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Predictive Value of Olfaction, α-synuclein and β-amyloid on Cognition in Parkinson’s Disease

Hrast, Barbara LU (2017) PSYP01 20171
Department of Psychology
Abstract
Cognitive decline and subsequent dementia are known to be prevalent in PD (Parkinson’s disease) however, recently olfactory deficits have been found to be present in the majority of PD patients. Findings indicate that they precede the motor symptoms and could therefore be used as early clinical markers for PD. The purpose of this study was to investigate the predictive value of olfaction and CSF (cerebrospinal fluid) biomarkers on cognitive decline in patients with PD. The data used in this study was collected within the longitudinal Swedish BioFINDER study. The growth curve modelling included 204 patients with PD and PDD (Parkinson’s disease dementia). Cognitive measures for global cognition, delayed memory, executive function, and... (More)
Cognitive decline and subsequent dementia are known to be prevalent in PD (Parkinson’s disease) however, recently olfactory deficits have been found to be present in the majority of PD patients. Findings indicate that they precede the motor symptoms and could therefore be used as early clinical markers for PD. The purpose of this study was to investigate the predictive value of olfaction and CSF (cerebrospinal fluid) biomarkers on cognitive decline in patients with PD. The data used in this study was collected within the longitudinal Swedish BioFINDER study. The growth curve modelling included 204 patients with PD and PDD (Parkinson’s disease dementia). Cognitive measures for global cognition, delayed memory, executive function, and cognitive speed were used to model the trajectory over the span of 6 years. Then, baseline demographic measures (age, sex, disease duration, Hoehn and Yahr staging scale), olfaction, and CSF biomarkers alpha-synuclein (αSyn) and β-amyloid 1-42 (Aβ42) were put into the multiple regression to predict cognitive outcomes. Worse baseline olfaction predicted worse cognitive outcomes for all four cognitive measures. In addition to worse baseline olfaction, lower levels of baseline Aβ42 predicted worse delayed memory. Surprisingly, αSyn did not show any predictive value. This study replicated some of the previous findings that showed the predictive value of olfaction and Aβ42 on cognitive decline in PD. The growth curve modelling corroborated previous and current results and established the connection between cognitive decline and olfaction. (Less)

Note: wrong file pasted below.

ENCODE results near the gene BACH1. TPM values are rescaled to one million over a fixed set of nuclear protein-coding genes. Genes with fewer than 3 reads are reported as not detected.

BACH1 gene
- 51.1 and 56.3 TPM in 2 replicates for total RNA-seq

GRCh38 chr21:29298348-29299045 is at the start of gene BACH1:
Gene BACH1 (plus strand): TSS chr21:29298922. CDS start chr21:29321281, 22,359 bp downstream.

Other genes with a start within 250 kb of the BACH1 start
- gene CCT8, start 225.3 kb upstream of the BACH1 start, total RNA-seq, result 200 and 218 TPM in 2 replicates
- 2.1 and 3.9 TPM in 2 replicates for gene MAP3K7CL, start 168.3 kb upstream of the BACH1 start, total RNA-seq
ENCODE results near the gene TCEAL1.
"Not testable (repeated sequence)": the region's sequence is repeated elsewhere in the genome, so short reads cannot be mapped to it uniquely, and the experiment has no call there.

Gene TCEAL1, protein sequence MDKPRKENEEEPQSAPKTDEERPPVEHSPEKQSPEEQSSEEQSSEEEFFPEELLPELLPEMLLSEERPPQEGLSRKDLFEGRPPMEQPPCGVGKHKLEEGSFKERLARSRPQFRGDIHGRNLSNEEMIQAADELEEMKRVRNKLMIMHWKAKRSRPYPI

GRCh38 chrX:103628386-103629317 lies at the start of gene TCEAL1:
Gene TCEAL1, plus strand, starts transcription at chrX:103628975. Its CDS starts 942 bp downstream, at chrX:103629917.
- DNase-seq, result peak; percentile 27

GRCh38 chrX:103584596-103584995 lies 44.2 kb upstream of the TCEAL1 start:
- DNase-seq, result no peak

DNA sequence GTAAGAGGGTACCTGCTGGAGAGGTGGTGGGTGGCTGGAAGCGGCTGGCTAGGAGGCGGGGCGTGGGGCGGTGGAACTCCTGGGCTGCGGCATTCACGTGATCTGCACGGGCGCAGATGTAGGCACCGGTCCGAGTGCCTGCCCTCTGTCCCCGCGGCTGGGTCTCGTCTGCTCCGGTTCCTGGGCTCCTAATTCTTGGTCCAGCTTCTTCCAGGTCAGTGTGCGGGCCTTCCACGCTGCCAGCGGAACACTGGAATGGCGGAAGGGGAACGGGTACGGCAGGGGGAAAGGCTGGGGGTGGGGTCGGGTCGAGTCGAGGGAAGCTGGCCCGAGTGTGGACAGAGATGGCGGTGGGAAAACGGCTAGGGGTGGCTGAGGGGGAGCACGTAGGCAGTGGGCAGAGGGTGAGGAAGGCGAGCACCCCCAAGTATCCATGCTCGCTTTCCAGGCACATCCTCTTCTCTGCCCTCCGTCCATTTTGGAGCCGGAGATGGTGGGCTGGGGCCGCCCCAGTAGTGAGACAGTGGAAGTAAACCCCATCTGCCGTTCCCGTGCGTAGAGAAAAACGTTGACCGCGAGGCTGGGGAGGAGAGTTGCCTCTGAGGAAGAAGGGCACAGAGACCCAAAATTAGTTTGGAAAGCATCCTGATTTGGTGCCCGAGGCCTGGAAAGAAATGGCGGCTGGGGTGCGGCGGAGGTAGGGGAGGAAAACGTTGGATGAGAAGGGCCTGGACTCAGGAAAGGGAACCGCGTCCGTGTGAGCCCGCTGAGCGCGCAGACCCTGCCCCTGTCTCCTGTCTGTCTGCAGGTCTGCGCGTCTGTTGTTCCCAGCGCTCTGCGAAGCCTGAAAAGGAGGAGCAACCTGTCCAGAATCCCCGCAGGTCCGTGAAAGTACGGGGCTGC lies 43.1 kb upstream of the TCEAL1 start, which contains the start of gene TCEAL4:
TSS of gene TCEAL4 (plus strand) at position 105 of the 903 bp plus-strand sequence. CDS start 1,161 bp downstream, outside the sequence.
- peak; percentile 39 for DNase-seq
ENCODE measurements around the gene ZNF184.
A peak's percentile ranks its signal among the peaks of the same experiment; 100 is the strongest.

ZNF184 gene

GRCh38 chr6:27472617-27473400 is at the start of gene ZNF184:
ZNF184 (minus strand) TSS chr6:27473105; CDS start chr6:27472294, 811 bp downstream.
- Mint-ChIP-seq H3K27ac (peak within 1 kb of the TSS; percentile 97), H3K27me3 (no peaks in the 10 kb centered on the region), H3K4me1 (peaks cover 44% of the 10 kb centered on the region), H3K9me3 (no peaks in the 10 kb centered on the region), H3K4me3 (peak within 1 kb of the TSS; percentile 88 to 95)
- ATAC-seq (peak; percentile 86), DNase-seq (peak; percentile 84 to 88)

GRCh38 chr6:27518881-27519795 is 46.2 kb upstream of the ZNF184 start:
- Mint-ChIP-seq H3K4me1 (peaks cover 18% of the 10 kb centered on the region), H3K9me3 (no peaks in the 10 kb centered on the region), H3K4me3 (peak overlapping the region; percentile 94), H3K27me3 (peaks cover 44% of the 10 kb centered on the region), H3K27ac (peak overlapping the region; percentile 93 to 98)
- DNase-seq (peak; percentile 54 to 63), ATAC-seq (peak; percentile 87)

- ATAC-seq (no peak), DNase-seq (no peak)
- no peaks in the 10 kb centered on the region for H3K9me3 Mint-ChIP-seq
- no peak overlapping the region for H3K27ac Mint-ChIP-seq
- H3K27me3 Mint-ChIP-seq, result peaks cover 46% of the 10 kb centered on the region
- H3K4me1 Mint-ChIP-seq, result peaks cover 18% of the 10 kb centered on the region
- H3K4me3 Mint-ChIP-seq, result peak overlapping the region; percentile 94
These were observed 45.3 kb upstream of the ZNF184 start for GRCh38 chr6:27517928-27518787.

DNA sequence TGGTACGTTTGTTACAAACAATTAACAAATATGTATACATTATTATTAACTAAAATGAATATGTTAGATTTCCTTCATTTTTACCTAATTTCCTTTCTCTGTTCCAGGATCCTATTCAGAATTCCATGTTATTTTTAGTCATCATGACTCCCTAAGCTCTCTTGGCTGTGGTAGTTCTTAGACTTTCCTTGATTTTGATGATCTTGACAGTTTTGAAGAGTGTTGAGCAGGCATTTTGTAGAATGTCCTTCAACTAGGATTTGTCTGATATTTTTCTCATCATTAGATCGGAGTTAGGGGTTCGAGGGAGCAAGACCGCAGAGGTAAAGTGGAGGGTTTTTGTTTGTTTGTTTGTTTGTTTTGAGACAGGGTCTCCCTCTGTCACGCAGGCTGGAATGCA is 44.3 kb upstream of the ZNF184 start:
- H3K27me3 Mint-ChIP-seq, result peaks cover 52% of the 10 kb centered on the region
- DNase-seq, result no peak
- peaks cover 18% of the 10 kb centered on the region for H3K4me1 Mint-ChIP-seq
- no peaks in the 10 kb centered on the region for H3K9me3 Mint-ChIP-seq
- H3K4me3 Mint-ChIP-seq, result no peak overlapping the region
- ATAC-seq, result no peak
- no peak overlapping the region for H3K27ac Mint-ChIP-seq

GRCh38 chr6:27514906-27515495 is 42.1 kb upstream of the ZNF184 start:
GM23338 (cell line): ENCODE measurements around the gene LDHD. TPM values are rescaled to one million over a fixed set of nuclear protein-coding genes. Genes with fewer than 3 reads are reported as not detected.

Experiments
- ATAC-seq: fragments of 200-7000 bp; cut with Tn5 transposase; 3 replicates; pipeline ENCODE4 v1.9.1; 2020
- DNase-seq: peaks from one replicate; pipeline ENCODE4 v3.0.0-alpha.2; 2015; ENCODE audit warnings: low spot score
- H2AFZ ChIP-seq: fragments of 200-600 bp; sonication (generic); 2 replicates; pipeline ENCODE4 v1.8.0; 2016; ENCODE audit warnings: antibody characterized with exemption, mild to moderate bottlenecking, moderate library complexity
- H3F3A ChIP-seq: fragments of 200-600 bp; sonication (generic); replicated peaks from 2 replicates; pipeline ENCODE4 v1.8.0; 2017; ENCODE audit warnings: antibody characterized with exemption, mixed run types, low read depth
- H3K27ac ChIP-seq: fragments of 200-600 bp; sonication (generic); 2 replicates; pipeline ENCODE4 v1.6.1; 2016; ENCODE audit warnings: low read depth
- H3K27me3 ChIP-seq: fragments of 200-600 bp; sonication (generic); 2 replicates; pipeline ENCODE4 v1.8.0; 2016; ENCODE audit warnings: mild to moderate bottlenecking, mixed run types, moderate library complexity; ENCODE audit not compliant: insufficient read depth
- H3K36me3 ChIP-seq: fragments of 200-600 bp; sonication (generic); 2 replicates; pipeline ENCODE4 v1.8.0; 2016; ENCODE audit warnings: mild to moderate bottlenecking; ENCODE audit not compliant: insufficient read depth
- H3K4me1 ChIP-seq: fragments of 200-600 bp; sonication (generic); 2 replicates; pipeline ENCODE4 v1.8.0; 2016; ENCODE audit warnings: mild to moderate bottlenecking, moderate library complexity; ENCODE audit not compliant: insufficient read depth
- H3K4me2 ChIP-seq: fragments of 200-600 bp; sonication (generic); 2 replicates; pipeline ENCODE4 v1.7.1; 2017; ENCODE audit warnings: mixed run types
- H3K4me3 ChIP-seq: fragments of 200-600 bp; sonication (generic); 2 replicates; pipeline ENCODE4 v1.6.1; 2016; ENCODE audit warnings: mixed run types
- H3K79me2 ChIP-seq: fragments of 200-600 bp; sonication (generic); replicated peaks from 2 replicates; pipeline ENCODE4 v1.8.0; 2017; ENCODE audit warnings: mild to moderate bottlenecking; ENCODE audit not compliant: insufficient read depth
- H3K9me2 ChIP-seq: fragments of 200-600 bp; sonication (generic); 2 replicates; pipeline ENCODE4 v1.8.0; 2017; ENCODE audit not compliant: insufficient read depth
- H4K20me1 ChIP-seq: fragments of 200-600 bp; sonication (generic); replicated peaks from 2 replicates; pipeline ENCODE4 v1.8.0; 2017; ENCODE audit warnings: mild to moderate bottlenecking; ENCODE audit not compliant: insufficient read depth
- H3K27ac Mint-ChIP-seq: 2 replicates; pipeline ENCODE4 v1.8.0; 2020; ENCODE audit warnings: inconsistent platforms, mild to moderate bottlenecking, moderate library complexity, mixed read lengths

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author
Hrast, Barbara LU
supervisor
organization
course
PSYP01 20171
year
type
H2 - Master's Degree (Two Years)
subject
keywords
Parkinson’s disease, olfaction, cognition, cerebrospinal fluid, biomarkers, growth curve model
language
English
id
8917132
date added to LUP
2017-06-20 08:44:58
date last changed
2017-06-20 08:44:58
@misc{8917132,
  abstract     = {Cognitive decline and subsequent dementia are known to be prevalent in PD (Parkinson’s disease) however, recently olfactory deficits have been found to be present in the majority of PD patients. Findings indicate that they precede the motor symptoms and could therefore be used as early clinical markers for PD. The purpose of this study was to investigate the predictive value of olfaction and CSF (cerebrospinal fluid) biomarkers on cognitive decline in patients with PD. The data used in this study was collected within the longitudinal Swedish BioFINDER study. The growth curve modelling included 204 patients with PD and PDD (Parkinson’s disease dementia). Cognitive measures for global cognition, delayed memory, executive function, and cognitive speed were used to model the trajectory over the span of 6 years. Then, baseline demographic measures (age, sex, disease duration, Hoehn and Yahr staging scale), olfaction, and CSF biomarkers alpha-synuclein (αSyn) and β-amyloid 1-42 (Aβ42) were put into the multiple regression to predict cognitive outcomes. Worse baseline olfaction predicted worse cognitive outcomes for all four cognitive measures. In addition to worse baseline olfaction, lower levels of baseline Aβ42 predicted worse delayed memory. Surprisingly, αSyn did not show any predictive value. This study replicated some of the previous findings that showed the predictive value of olfaction and Aβ42 on cognitive decline in PD. The growth curve modelling corroborated previous and current results and established the connection between cognitive decline and olfaction.},
  author       = {Hrast, Barbara},
  keyword      = {Parkinson’s disease,olfaction,cognition,cerebrospinal fluid,biomarkers,growth curve model},
  language     = {eng},
  note         = {Student Paper},
  title        = {Predictive Value of Olfaction, α-synuclein and β-amyloid on Cognition in Parkinson’s Disease},
  year         = {2017},
}